Calcium is a mineral that plays an important role in maintaining your health. It aids in body functions such as healthy bones and teeth, blood clotting and even function of the muscles and nerve impulses. The majority of the body’s calcium is stored in the bones and teeth and a much smaller portion is in the blood and other body tissue. Our bodies obtain calcium through two sources. One is by our diet. Eating healthy foods rich in calcium such as dairy products, dark leafy greens, kelp, nuts, oysters, shrimp and dried beans are a good way to obtain calcium in the body. The second way is by pulling it from your bones. This happens when your blood calcium levels drop too low from not having enough calcium in your meals. Under normal circumstances, you are borrowing this calcium temporarily, but it doesn’t necessarily mean you can easily replace it by eating more calcium rich foods.
Calcium and Osteoporosis
Our bones are a living tissue that is constantly changing throughout our lifetime. A process called remodeling is the deterioration and rebuilding of bone. This process of reshaping our bones happens quite often in our younger years. We replace our entire skeleton in our first year of life and then, as adults, we replace bone at a rate of about 10% a year. This formation occurs by osteoblasts, which are bone building cells and osteoclasts which are cells that break down bone. The osteoblasts, or bone builders, exceed the number of osteoclasts, which beak down bone, until we hit about 30 yrs old. Then the number of bone cells reverses so the cells that break down bone outnumber the bone builders. This is important to know because one of the ways to fight osteoporosis is to provide a strong foundation and maximize our bone stores through calcium absorption when we are young. Therefore we can help to reduce the rate of deterioration of bone later in life.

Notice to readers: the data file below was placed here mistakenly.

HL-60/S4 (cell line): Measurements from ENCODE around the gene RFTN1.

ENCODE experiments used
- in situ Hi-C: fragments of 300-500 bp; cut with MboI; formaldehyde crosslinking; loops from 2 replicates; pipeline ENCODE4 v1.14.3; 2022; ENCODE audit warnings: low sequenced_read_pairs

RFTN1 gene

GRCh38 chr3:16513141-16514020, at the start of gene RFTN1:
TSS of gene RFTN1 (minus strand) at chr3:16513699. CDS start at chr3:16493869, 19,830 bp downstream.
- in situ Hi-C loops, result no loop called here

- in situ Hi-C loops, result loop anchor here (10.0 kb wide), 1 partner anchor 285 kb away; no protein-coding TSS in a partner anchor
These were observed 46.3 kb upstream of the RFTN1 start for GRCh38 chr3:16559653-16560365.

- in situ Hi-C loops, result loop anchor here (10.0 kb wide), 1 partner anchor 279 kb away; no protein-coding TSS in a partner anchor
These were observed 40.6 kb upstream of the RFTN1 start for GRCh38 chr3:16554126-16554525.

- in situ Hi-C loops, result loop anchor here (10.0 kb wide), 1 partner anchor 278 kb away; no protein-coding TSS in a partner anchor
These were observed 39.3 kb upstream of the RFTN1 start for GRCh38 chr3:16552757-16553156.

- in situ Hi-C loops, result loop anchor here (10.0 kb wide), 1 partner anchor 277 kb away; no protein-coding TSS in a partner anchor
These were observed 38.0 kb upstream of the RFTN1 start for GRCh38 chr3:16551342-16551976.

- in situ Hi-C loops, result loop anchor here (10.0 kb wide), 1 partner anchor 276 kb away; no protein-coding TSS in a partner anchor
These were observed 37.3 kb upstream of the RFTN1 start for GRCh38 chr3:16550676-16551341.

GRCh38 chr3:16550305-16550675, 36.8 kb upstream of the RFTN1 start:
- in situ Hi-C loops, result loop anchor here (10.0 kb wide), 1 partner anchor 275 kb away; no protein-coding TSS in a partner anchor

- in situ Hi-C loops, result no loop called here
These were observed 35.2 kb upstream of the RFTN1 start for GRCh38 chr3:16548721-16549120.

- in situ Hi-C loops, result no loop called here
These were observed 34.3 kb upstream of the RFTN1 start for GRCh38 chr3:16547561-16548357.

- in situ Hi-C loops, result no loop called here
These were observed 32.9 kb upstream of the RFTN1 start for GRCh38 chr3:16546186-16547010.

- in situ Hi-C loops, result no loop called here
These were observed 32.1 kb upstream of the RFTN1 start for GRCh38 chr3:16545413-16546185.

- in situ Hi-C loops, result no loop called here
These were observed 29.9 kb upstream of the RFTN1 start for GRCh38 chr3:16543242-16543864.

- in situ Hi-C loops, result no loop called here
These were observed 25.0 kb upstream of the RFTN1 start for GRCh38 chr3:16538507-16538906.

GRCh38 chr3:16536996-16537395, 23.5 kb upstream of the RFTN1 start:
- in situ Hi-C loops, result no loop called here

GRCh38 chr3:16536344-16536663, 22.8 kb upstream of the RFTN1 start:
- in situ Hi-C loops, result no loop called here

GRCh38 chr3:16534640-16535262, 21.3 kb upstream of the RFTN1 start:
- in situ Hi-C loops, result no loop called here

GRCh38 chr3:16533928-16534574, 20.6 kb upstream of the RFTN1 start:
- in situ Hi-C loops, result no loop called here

It appears that calcium absorption is greatest when during childhood and tapers off as we get older. Therefore building a strong foundation in preadolescent and adolescent years can help to reduce the risk of bone deterioration, and may also slow loss of bone later in life. The National Institute of Health recommends that, in addition to a healthy diet, adult women have a daily supplemental calcium intake of 1000 to 1200 mg before menopause and 1300 to 1500 mg after menopause. In general, by increasing lifelong calcium intake to between 1000 and 1500 mg/day will have positive effects on bone mass and will presumably reduce the risk of fractures. Consult a Registered Dietician if you have questions regarding how you should supplement calcium into your healthy diet.